|Publication number||US5152331 A|
|Application number||US 07/809,650|
|Publication date||Oct 6, 1992|
|Filing date||Dec 16, 1991|
|Priority date||Dec 16, 1991|
|Publication number||07809650, 809650, US 5152331 A, US 5152331A, US-A-5152331, US5152331 A, US5152331A|
|Inventors||Dana A. Barone|
|Original Assignee||Barone Dana A|
|Export Citation||BiBTeX, EndNote, RefMan|
|Patent Citations (5), Referenced by (27), Classifications (11), Legal Events (3)|
|External Links: USPTO, USPTO Assignment, Espacenet|
This invention relates to styles for decorating or covering windows and, more particularly, to treatment styles for creating valance, cornice and "topper" arrangements simply and inexpensively.
As is well known and understood, window treatment stylings and installations are typically handled by a professional designer. The styling and installation required to create a custom valance or cornice is a relatively complex matter, and requires years of experience in order for the treatment to present the look desired. Regardless of the type of design intended, a craftsman having years of experience is usually employed to carry out the decoration or covering desired, and at the high fees and charges which they can typically demand. It would obviously be advantageous, therefore, if a new and unique manufacture were available to make these installations more cost effective, and to provide a "custom look" easily and inexpensively.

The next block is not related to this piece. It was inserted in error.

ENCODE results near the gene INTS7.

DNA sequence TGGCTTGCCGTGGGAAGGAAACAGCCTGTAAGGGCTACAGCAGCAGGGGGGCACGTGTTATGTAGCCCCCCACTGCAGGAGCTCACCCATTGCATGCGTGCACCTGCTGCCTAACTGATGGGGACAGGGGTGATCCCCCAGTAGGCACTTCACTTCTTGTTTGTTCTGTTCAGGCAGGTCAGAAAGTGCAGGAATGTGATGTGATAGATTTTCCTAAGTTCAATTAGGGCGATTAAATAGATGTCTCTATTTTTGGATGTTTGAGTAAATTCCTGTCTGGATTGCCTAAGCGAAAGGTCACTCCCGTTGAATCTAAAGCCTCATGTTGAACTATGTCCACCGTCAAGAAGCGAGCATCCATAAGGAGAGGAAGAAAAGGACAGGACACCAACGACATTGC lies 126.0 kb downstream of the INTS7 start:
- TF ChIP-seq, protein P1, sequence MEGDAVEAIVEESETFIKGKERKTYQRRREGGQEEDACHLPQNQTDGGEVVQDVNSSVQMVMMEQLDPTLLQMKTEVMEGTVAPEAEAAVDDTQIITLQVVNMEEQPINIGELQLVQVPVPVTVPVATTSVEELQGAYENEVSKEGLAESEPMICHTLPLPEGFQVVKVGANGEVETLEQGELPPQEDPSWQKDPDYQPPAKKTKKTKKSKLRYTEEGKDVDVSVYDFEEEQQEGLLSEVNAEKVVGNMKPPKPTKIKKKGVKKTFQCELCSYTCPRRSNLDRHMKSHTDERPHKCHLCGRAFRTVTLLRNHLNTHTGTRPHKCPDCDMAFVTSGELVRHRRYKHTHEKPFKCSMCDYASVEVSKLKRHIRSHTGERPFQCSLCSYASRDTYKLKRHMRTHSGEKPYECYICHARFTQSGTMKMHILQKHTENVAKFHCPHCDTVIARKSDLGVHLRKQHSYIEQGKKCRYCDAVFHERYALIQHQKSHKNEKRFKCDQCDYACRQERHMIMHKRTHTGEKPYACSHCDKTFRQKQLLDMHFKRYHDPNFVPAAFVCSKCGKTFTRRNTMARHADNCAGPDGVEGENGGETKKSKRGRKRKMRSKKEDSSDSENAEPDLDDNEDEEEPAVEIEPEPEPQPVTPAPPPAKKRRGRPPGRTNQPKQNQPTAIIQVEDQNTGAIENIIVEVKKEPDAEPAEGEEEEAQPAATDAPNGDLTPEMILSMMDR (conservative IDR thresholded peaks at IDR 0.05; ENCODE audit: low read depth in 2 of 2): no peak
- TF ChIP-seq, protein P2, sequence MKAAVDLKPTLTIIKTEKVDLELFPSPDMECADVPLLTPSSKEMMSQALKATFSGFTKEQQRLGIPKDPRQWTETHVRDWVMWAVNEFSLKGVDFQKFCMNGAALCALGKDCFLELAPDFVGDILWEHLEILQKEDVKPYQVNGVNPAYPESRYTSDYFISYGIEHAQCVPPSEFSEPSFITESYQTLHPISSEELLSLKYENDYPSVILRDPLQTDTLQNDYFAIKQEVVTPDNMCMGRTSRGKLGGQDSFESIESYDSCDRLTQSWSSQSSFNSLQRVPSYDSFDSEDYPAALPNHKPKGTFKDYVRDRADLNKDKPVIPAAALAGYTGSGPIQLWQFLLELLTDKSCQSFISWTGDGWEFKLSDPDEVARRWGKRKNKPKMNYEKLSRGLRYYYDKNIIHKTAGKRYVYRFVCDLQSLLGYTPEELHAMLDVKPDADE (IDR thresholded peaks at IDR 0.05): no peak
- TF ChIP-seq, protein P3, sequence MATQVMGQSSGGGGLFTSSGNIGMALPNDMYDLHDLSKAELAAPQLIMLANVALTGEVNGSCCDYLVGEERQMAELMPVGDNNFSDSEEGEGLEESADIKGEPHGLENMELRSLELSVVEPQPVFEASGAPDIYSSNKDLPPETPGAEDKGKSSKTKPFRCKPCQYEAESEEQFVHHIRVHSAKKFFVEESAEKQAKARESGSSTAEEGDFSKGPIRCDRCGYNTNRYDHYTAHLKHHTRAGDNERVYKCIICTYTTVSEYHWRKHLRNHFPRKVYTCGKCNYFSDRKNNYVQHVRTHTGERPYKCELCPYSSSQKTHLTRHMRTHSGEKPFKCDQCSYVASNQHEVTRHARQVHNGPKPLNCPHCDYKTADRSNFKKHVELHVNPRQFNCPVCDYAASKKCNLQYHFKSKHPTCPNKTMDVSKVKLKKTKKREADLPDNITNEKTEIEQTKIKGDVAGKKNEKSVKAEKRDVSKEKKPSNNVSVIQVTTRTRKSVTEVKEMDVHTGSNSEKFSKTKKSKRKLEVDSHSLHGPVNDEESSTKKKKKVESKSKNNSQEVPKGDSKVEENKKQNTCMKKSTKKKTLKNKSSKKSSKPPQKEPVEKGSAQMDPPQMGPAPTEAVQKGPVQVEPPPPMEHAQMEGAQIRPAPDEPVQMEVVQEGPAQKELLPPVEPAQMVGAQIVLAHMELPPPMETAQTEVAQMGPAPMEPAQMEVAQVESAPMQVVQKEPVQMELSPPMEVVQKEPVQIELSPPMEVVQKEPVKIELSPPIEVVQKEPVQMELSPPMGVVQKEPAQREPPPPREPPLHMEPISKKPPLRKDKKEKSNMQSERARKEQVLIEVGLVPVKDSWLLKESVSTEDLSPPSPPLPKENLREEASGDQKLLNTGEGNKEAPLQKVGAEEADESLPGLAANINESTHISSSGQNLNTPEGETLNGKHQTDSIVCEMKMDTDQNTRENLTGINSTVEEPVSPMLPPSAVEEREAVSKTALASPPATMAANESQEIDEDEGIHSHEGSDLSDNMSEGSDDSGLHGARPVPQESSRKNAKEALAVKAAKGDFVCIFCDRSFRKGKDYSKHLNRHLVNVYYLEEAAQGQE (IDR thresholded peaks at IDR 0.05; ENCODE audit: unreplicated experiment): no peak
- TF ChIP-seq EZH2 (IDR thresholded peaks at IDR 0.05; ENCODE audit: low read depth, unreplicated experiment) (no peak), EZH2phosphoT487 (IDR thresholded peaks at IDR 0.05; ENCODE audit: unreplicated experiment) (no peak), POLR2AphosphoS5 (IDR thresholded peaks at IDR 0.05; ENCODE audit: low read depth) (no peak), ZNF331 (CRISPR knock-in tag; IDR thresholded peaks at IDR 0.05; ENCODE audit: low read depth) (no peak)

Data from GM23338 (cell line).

As will become clear in the description that follows, the window treatment of the present invention accepts the same types of coverings as now available in the industry, and to allow for a multiplicity of designs, by combining different shapes and different decorative hardware. As will also be seen, the window treatment will be easy to cover and assemble, and, perhaps more importantly, easier to install, allowing measurements to be made at the job location, if necessary. As will also become clear from the description below, the window treatment of the invention is reusable, allowing an easy change of fabric coverings and/or a re-use of shapes and forms--all in an easy, fast, and inexpensive manner for assembling and reassembling the treatment at hand. As will also become apparent, the window treatment of the invention can be accomplished by the purchaser (at home), or by a designer (in a retail/studio setting), or in a work room (where it could be pre-wrapped as a style to be generally available and ordered when wanted).